I haven't had an anxiety dream for years. I think the last ones were probably due to a childhood phobia of swimming I had in the late 80s, and in general I'm quite a laid back person.
I don't beep the horn too much, I've never cut up a partner's clothing and thrown it into a canal whilst screaming "it's the look on your face I HATE," and I used to laugh at John McEnroe, thinking smugly to myself "why is he making all that fuss? It's only tennis." I have been suffering from anxiety dreams of late, however, and these are exclusively to do with the Edinburgh Festival.
Allow me to introduce myself: I'm Elis James, comedian, writer, and guest blogger during this month's Edinburgh Festival.
I think I should explain what the festival is first, before I start moaning about it. It's the world's largest arts festival; it runs for the whole month of August and, if you weren't sure from the title, it's held in Edinburgh.
Thousands of performers from all over the world will take over the Scottish capital for four weeks, whilst local people watch some shows, rent out matchbox-sized parts of their flats at extortionate rates to people too desperate to quibble, mutter to themselves angrily that Princes Street is too crowded during the day, and secretly love the fact that Glasgow has nothing to compare with it.
It's the comedy section of the festival that I'm concerned with, and this year I'll be performing my second solo show which I'm writing at the minute.
Now, this is where the anxiety dreams set in.
There are an estimated 2,500 shows on at Edinburgh, about 850 of which are comedy, and thus I suppose it had better be good. It's like taking meat to a barbecue - you'll be given short shrift by your hosts if you turn up with some gone off Winalot you've fashioned into sausage shapes, which you try to pass off as Tesco Finest chipolatas.
Worryingly for me the world's finest comedians are there, thus raising the standard to an annoyingly high rate, and so expectations are high across the board. Also, having been to Edinburgh a couple of times now, I will get reviewed by all manner of people, which terrifies me in a way I find difficult to explain.
The broadsheet newspaper I have read every day since I was 18 is going to review my show this year apparently. If I get slammed by them I may as well ask Shoot! Magazine to come along, just so I can get criticized by every publication I've ever ordered from a newsagent. I wonder if Wizzer and Chips runs a review section. That'll complete the set.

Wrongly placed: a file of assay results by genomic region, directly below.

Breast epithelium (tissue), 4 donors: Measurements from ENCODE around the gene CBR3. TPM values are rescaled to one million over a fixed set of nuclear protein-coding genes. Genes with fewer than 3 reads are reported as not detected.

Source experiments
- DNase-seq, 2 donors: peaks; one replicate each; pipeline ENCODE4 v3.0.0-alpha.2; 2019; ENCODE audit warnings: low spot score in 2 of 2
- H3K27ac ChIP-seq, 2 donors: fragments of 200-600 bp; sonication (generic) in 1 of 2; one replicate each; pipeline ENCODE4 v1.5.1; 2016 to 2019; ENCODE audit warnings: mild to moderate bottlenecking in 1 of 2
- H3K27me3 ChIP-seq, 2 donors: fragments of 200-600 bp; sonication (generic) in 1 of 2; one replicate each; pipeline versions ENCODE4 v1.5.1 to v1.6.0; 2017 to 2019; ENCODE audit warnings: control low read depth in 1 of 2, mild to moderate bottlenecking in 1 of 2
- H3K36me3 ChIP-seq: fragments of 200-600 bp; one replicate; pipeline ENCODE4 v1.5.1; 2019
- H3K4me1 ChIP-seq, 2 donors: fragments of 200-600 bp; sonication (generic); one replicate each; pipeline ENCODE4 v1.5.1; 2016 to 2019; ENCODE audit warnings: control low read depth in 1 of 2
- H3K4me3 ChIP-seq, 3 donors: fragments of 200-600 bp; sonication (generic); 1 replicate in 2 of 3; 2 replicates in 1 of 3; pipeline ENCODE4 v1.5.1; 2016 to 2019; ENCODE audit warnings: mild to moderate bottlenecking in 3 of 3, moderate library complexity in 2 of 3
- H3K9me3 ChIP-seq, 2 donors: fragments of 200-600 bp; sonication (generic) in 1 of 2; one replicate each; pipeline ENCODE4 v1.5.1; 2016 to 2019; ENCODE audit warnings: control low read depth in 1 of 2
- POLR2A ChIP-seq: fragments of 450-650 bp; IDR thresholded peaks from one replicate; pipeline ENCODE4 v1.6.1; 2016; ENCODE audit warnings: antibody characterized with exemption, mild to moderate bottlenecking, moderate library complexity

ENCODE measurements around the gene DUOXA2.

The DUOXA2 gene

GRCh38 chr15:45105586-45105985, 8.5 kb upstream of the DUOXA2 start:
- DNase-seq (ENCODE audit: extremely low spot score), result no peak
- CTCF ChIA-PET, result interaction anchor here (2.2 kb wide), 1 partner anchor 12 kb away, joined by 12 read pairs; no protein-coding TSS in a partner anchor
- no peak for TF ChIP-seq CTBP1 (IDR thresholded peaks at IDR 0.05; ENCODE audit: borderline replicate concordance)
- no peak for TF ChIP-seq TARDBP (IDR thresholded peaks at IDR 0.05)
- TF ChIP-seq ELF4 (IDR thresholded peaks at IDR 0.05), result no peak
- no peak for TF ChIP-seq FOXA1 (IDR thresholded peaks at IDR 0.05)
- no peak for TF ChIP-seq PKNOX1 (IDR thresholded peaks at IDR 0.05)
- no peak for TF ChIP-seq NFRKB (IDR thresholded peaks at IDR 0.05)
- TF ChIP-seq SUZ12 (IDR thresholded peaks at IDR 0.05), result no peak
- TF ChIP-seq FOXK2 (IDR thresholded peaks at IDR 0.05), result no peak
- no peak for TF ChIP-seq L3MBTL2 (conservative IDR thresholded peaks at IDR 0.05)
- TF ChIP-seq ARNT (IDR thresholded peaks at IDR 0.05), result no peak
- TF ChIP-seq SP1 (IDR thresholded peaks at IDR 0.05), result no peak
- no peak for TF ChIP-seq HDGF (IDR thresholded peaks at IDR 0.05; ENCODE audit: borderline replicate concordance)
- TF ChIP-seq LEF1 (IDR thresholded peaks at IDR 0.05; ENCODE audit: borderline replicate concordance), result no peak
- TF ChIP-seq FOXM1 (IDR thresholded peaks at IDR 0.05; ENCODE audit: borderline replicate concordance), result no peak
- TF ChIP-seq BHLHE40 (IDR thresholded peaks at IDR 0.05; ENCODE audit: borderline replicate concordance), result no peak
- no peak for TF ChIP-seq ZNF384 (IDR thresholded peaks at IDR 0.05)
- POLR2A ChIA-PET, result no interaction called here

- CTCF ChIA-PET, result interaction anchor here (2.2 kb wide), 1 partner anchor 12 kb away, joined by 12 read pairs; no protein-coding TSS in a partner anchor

You're probably wondering why I'm putting myself through this. Well. I love comedy. Really, really love it in the same way a football obsessive can be as happy watching Sunday morning pub football as they are an FA Cup Semi-Final, I will gladly discuss why Tizer is a funnier drink than Sprite until I'm told to go home or social services are called. I am also unable to hold down a real job, and thus writing a new show for Edinburgh is a sort of must, because:
- I can't move back in with my parents as I'm 29, and
- Dad's still angry about the Blu-Tack stains I left on the wall when I took down my Radiohead posters in 1997.
And so my hands are tied. It's comedy or gun running, and not only am I chronically unfit but I have a pretty limited knowledge of the criminal underworld.
With less than a week to go until the festival starts, I am finalising the show at preview gigs up and down the country, ie I go on stage with a notebook and a dictaphone, and during the day try to shape these recordings into something worth hearing.
These shows are billed as Edinburgh previews and are often double bills with another comedian doing the same thing, and the audience is aware of what's happening (apart from the woman in Swansea who walked out on me a few weeks ago, 'FOR HAVING THE CHEEK TO PRACTICE ON HER!' It's like when a band do new songs at a gig, or as part of a radio session, but I don't have a tourbus, merchandise, or drugs hidden in my equipment which I smuggle unawares into other countries.
So. I have written a show called Daytripper, and will perform it every day at a venue called The Tron on Hunter Square, at 7.40pm. By the next blog I'll have an idea of how it's going, and will promote the show either by:
- lying and saying it's good, or
- bashfully admitting that it's going well and ask if you fancy coming.
I'll also have an idea of which shows are hot and will let you know, and will fill you in on any japes I get up to with my flatmates - I am in digs with three hard living, hard drinking comedians, so will let you know if our flat is like the last days of Rome (or the last days of Crossroads).
It will probably be like fresher's week, but every now and then one of us will burst into tears because "someone on Twitter has said that my show lacks foc....oh yeah focus".
See you on the other side.